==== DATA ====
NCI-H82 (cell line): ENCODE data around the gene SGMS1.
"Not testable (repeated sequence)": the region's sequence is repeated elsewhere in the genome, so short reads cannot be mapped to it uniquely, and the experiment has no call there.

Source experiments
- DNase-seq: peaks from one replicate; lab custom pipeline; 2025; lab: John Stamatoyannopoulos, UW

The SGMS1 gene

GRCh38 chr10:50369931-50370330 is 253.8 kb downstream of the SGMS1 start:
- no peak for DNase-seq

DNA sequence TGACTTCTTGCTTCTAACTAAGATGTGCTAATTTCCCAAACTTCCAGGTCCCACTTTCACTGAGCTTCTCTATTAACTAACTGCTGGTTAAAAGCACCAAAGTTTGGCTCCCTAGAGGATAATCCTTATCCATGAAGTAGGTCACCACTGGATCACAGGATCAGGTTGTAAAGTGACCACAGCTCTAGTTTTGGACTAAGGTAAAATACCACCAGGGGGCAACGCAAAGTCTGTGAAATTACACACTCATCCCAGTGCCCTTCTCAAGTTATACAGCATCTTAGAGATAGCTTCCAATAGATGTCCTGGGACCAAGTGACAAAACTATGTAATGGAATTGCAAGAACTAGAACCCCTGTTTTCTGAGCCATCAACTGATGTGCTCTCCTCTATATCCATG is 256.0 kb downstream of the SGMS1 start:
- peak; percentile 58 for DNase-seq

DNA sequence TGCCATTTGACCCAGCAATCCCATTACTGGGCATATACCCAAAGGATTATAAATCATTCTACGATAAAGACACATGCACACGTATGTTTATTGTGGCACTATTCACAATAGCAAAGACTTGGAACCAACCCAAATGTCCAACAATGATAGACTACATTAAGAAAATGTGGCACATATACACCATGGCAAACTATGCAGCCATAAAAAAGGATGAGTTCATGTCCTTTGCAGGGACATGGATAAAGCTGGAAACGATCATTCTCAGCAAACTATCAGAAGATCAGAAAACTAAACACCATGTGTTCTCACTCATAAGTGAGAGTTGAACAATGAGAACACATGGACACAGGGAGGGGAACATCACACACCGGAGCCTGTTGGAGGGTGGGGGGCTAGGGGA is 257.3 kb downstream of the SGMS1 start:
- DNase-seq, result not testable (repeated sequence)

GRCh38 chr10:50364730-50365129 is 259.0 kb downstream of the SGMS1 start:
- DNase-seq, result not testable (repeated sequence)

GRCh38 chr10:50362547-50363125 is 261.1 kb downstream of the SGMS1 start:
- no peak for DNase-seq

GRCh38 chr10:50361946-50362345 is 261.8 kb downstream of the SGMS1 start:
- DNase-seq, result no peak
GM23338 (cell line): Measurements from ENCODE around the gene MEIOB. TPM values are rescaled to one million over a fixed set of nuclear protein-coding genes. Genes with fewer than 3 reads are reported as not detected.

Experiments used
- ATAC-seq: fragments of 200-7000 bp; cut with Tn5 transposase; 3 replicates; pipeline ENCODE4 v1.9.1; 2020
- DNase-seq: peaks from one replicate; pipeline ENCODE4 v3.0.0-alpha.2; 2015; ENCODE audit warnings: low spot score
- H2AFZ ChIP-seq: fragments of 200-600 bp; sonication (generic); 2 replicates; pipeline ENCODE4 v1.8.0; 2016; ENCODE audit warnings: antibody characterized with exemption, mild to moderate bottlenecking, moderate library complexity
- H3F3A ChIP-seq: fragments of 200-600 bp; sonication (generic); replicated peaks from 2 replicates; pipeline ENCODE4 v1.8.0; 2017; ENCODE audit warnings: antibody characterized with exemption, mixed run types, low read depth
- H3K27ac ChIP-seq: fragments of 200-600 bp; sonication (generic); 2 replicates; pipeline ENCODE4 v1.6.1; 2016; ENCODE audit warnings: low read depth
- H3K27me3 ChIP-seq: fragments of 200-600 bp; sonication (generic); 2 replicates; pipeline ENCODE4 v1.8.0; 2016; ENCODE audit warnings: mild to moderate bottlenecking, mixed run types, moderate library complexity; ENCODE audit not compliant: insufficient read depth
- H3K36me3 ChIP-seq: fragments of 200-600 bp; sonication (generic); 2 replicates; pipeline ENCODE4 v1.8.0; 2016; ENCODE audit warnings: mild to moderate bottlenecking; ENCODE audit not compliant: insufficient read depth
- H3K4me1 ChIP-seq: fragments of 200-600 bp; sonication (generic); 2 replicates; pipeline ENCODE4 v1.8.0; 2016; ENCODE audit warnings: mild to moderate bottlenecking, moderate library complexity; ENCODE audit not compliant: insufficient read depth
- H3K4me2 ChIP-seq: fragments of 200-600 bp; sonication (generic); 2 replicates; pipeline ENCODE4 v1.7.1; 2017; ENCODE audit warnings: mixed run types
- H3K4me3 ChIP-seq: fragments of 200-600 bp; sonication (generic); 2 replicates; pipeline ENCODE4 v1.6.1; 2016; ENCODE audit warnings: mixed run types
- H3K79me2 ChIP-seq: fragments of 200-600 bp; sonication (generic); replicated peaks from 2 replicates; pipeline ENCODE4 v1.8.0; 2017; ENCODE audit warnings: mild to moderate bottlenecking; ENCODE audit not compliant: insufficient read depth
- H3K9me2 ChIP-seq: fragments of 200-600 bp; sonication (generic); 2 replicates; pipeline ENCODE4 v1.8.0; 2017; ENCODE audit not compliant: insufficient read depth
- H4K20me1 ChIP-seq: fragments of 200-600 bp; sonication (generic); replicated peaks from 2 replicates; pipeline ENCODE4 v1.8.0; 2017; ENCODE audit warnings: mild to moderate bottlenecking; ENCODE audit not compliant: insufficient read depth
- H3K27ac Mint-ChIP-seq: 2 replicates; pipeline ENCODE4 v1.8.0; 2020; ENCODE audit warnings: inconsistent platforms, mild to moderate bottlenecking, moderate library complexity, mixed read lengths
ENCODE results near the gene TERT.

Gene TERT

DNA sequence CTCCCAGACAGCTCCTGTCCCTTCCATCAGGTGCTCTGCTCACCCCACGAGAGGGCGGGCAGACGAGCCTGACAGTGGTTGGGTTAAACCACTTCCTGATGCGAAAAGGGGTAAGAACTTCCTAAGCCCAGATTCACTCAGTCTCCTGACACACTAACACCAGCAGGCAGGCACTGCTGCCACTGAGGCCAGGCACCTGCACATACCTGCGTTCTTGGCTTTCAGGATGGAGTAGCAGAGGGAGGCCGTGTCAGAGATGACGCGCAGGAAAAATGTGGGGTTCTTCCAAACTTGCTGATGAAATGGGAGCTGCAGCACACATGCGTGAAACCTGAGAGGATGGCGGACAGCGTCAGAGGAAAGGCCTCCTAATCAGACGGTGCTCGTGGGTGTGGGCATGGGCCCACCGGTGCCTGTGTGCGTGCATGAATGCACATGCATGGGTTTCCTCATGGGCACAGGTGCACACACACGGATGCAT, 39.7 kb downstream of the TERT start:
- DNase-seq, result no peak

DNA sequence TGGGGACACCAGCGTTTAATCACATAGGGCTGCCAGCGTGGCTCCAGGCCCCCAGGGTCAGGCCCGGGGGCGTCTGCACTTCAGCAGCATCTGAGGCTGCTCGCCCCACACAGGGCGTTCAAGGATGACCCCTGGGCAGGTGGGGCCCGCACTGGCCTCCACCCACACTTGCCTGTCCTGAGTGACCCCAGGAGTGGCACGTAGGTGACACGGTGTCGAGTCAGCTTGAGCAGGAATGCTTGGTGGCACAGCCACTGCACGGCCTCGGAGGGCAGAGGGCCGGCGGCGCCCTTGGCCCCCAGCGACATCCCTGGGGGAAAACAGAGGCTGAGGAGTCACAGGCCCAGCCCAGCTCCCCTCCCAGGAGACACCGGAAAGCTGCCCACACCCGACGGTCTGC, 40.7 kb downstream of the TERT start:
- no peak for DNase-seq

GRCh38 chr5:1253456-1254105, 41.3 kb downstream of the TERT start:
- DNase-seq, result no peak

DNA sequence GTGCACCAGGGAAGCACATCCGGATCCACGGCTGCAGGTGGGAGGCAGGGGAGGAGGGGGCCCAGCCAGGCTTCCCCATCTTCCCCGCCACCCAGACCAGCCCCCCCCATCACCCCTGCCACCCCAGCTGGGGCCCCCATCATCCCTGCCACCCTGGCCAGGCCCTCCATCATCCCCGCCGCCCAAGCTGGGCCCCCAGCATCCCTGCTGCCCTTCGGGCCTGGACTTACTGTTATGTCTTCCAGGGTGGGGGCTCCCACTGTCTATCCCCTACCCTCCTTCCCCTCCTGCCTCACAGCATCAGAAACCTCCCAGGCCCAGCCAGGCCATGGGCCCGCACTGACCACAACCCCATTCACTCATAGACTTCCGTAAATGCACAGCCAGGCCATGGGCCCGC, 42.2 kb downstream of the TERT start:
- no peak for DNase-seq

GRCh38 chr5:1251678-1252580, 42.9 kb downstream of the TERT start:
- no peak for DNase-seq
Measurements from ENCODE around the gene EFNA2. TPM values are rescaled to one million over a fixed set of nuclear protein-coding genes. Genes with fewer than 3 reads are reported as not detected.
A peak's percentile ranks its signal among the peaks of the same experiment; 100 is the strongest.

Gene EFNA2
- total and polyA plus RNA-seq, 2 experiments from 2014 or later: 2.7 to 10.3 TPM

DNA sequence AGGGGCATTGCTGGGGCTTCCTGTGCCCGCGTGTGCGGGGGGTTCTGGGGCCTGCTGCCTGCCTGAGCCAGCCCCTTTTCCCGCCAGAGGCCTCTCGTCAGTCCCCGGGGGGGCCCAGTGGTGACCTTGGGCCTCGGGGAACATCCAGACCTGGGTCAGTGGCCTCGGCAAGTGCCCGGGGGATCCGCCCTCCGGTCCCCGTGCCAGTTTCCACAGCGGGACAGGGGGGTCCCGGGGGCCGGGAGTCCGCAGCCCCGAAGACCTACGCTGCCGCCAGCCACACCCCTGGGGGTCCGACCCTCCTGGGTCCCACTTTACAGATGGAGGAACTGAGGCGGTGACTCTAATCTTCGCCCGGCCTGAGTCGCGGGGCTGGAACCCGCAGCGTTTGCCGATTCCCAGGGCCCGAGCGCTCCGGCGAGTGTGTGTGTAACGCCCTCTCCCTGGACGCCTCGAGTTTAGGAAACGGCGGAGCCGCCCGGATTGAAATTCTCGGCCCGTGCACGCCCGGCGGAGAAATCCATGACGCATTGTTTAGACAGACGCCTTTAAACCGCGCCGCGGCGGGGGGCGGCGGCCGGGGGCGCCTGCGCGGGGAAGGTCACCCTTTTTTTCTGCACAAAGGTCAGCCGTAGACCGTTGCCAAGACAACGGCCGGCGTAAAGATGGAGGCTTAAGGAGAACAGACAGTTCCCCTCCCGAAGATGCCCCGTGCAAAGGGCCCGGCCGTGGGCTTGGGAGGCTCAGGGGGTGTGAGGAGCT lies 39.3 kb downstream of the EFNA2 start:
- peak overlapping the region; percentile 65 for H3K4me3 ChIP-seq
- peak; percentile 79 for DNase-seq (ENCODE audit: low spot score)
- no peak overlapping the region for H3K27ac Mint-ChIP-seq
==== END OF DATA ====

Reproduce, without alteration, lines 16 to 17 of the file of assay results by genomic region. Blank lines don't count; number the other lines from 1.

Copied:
GRCh38 chr10:50361946-50362345 is 261.8 kb downstream of the SGMS1 start:
- DNase-seq, result no peak